Hi! I’m Kerry, one of the Club’s newest recruits. I started working here after returning from a seven month round-the-world trip during which I ate, drank and explored my way across the globe. I’m also a freelance writer, and particularly love writing about the experiences I had on my travels. Enjoy!
Here at the Club we enjoy the good things in life, and of course life itself. But what if here on the earthly plane we’re only enjoying half the fun? It’s an uplifting thought that perhaps once we shuffle off this mortal coil, we’ll still be around somehow to keep an eye on our loved ones and receive the same love and admiration we did when we were alive and kicking – and in many countries, this belief has been held as gospel for generations.
We Brits aren’t the best at dealing with death. Bring it up at most British dinner tables, and you’ll usually be met with an awkward silence. Strange, considering that as recently as the Victorian era it was commonplace in Britain to pose for post-mortem portraits with the deceased, and for family to be responsible for ‘laying out’ the body before the funeral. Death is about the only unavoidable certainty in all of our lives. Could it be tackled differently?
Countries all over the world have their own unique customs around death and the afterlife, and on my recent trip I had the privilege of experiencing this from a few different angles. I checked out the desiccated, mummified remains of Chile’s ancient Chinchorro people and discovered all the different cultures who believe mummifying their dead will help them along in the next world. I explored Buenos Aires’ immense Recoleta cemetery, an eerie ‘city of the dead’ where winding lanes house crumbling mausoleums and marble sarcophagi decked with flowers. To me, it felt eerie and morbid to tread amongst the stacks of just-hidden corpses towering overhead, but for the Argentinean families who pay to have their beloved abuelos enshrined in above-ground vaults, it’s a comfort.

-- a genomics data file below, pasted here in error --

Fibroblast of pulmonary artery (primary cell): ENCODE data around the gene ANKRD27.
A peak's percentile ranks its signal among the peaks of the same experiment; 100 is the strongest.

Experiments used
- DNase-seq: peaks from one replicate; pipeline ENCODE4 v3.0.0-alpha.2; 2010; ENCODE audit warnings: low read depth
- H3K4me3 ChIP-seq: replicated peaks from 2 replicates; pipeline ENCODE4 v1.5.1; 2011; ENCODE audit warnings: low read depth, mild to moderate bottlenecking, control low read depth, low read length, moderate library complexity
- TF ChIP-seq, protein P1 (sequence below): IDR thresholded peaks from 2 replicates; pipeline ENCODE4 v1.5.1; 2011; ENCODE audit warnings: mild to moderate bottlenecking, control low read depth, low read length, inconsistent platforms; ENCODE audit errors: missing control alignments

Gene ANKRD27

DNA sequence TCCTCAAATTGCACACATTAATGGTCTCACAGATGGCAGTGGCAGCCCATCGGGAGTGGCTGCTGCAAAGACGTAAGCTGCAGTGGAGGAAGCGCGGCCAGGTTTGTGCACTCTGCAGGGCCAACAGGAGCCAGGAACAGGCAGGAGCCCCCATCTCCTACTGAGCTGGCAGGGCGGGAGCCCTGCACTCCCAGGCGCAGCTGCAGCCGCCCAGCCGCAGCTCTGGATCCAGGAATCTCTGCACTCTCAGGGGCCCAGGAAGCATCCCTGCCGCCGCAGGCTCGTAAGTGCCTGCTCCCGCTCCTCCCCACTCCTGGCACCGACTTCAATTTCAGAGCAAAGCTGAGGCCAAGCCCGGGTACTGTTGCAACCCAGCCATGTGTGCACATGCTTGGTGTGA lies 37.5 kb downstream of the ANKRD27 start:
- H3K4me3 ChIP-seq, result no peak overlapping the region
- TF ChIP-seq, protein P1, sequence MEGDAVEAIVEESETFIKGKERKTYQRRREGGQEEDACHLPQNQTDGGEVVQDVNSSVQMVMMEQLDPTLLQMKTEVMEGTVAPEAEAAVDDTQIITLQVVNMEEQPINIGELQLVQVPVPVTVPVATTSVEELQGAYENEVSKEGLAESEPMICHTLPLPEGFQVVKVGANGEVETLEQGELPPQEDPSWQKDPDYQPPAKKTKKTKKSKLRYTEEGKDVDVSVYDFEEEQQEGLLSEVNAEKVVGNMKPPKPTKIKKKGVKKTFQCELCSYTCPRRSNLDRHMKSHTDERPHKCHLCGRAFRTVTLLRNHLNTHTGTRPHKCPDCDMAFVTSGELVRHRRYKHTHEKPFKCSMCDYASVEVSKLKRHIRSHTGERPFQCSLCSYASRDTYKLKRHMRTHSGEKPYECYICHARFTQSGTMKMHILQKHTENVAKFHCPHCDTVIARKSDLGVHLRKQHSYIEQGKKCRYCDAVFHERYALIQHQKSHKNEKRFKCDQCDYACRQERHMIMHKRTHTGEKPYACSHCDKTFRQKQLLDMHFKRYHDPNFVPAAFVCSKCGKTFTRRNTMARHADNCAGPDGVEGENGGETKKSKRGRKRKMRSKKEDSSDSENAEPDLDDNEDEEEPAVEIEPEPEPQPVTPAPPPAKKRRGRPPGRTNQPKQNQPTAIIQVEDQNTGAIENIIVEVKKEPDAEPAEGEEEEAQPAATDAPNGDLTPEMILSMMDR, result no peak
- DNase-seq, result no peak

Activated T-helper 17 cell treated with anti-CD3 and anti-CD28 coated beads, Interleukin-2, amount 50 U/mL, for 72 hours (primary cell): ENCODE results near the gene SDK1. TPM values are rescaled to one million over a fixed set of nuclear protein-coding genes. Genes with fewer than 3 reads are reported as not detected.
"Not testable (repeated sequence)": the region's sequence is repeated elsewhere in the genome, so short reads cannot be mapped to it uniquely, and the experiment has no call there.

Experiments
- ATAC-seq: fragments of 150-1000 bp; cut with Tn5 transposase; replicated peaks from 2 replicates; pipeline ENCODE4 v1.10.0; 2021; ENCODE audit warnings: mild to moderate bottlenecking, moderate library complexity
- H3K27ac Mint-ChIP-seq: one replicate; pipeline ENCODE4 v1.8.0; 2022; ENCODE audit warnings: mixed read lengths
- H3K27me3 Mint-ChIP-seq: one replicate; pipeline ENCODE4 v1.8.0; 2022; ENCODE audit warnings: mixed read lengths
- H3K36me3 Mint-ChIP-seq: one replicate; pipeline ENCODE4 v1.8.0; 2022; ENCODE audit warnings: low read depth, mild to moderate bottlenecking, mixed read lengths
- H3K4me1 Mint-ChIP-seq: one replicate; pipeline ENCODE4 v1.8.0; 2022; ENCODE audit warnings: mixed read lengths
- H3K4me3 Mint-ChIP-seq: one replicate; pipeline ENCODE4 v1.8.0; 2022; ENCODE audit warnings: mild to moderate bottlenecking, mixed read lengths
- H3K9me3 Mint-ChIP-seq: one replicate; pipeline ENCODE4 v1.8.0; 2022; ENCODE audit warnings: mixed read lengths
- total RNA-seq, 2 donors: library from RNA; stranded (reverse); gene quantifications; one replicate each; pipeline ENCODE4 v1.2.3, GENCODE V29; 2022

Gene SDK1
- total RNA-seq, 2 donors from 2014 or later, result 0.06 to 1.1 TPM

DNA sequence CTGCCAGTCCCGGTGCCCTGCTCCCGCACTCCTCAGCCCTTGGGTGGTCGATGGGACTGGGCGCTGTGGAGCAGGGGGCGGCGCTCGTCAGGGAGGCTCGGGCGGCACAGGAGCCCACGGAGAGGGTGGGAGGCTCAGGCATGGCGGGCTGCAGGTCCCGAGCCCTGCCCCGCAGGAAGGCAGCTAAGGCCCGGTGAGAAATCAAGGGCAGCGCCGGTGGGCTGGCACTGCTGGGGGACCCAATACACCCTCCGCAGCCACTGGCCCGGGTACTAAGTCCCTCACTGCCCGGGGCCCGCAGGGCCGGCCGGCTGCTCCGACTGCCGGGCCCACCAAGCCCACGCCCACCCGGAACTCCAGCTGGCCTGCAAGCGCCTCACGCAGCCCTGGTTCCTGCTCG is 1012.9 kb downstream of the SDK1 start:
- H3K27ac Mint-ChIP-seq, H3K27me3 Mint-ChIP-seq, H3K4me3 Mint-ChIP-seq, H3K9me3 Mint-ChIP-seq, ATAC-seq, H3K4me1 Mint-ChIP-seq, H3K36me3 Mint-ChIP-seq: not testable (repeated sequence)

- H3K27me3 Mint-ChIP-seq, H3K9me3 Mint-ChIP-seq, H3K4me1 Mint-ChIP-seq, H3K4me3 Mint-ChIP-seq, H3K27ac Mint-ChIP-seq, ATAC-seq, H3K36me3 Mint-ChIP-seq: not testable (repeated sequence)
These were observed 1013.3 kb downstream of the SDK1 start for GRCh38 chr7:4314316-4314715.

In Mexico, it’s tradition to honour the dead long after they’ve passed away, and there is a dedicated day every year to pay respects to absent family members. An annual fiesta that’s over 3000 years old, Día de los Muertos, sees local people take to the streets on November 2nd for a colourful celebration including feasting, dancing and making offerings to the spirits of the dead. It’s believed that all these festivities invite spirits back into the mortal realm for one night only, to share food and drink like pan de muertos and intricately painted sugar skulls. It should be noted that the spirits don’t actually eat the food – having no physical body, they can’t process the nutrients – but they do absorb the aroma of the food, and leave the tasty snacks for the still-living family to enjoy.
Altars are constructed in family homes, and decked out with foody offerings, photographs and sunny yellow marigolds. With the subject matter this could easily turn into a morose holiday, but the Mexican people have kept things upbeat, seeing Día de los Muertos’ iconic imagery gain global recognition and a spot on UNESCO’s Representative List of the Intangible Cultural Heritage of Humanity.
We’ll be celebrating at the Club, too, but first it’s time to recharge! Simon and Lucy will be relaxing and (hopefully) soaking up the sun on a two week holiday before re-opening on Thursday 9th November. A bit late to the party, but we hope you’ll join us for our Mexican Day of the Dead gourmet fiesta. On Saturday 11th November, we’ll be celebrating this colourful country’s unique culture and mouth-watering food with chilled margaritas, refreshing ceviche, flavour-packed steak and all the good stuff like patatas bravas and frijoles negras. (Find out more here). We’d love to see you there, and we’re hoping not to be troubled by too many hungry spirits! Kerry xx